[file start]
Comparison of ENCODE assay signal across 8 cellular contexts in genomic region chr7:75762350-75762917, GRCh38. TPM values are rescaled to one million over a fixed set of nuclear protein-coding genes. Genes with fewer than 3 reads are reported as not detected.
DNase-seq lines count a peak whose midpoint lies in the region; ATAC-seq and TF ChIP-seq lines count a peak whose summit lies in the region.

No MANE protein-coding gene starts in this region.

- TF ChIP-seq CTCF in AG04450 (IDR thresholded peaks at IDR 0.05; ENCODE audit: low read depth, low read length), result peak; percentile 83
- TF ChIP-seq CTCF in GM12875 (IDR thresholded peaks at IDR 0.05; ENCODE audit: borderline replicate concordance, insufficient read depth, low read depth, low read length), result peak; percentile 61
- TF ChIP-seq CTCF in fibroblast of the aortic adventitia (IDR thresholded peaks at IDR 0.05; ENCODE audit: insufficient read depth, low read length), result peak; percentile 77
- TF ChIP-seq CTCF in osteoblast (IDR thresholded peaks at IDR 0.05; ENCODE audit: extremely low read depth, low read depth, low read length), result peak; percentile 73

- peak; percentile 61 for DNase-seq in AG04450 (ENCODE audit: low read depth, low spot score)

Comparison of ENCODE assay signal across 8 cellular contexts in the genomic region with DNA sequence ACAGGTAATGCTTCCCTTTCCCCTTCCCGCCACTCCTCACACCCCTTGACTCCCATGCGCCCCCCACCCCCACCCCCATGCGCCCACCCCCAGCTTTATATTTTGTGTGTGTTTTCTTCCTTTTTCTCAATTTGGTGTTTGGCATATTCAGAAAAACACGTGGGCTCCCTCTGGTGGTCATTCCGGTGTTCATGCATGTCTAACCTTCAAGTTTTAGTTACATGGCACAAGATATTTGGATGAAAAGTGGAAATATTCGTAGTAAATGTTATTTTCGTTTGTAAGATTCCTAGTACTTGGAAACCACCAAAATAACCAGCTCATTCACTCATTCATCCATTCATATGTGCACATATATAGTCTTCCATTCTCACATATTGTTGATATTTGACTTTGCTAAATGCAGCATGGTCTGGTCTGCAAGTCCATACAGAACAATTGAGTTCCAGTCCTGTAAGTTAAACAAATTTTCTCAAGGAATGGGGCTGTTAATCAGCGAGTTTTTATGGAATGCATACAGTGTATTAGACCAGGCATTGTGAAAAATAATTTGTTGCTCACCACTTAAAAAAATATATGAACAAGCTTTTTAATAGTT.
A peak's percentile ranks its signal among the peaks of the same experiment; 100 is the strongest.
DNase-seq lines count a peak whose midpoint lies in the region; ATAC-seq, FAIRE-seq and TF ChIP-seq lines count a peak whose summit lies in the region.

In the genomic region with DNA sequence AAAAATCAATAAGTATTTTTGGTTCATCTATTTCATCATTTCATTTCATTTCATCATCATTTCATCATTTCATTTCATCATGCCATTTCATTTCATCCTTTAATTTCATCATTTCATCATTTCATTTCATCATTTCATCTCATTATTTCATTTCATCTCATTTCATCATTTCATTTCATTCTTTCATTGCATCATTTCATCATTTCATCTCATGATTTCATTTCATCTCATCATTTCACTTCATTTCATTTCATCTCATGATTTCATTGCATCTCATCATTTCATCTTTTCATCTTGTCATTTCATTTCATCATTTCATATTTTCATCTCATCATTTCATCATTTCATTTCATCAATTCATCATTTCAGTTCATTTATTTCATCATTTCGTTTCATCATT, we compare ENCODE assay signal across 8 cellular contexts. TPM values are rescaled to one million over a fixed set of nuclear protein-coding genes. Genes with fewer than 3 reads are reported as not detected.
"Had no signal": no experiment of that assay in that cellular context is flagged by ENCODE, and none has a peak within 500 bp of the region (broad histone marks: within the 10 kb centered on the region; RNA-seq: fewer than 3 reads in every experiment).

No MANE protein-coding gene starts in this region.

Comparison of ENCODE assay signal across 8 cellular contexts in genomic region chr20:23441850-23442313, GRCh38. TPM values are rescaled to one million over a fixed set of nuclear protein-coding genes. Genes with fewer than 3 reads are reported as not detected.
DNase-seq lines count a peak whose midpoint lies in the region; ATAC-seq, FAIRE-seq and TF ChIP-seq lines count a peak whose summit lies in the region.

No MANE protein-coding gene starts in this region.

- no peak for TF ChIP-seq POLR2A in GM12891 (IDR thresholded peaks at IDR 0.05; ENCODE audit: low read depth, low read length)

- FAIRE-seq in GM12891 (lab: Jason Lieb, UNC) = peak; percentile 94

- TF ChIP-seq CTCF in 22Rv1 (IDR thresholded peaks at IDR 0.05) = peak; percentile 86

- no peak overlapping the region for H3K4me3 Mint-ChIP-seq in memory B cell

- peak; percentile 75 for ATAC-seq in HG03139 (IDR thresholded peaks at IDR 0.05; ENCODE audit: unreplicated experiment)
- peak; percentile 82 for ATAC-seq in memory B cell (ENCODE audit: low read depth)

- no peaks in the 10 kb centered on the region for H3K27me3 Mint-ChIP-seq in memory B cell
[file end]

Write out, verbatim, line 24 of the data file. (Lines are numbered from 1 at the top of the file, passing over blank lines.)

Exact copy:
- no peaks in the 10 kb centered on the region for H3K27me3 Mint-ChIP-seq in memory B cell